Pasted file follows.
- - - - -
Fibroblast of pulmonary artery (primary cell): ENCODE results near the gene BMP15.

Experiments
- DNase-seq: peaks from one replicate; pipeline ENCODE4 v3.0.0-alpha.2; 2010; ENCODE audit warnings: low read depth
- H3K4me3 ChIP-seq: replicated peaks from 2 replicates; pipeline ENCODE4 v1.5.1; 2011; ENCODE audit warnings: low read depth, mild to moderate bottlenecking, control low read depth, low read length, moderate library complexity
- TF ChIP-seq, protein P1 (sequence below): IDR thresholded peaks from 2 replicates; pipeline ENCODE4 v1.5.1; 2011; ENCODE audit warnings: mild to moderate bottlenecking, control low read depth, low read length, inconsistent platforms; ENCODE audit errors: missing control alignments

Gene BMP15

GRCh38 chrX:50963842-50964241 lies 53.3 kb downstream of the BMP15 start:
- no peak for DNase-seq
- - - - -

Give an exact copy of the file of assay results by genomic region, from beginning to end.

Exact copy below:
Fibroblast of pulmonary artery (primary cell): ENCODE results near the gene BMP15.

Experiments
- DNase-seq: peaks from one replicate; pipeline ENCODE4 v3.0.0-alpha.2; 2010; ENCODE audit warnings: low read depth
- H3K4me3 ChIP-seq: replicated peaks from 2 replicates; pipeline ENCODE4 v1.5.1; 2011; ENCODE audit warnings: low read depth, mild to moderate bottlenecking, control low read depth, low read length, moderate library complexity
- TF ChIP-seq, protein P1 (sequence below): IDR thresholded peaks from 2 replicates; pipeline ENCODE4 v1.5.1; 2011; ENCODE audit warnings: mild to moderate bottlenecking, control low read depth, low read length, inconsistent platforms; ENCODE audit errors: missing control alignments

Gene BMP15

GRCh38 chrX:50963842-50964241 lies 53.3 kb downstream of the BMP15 start:
- no peak for DNase-seq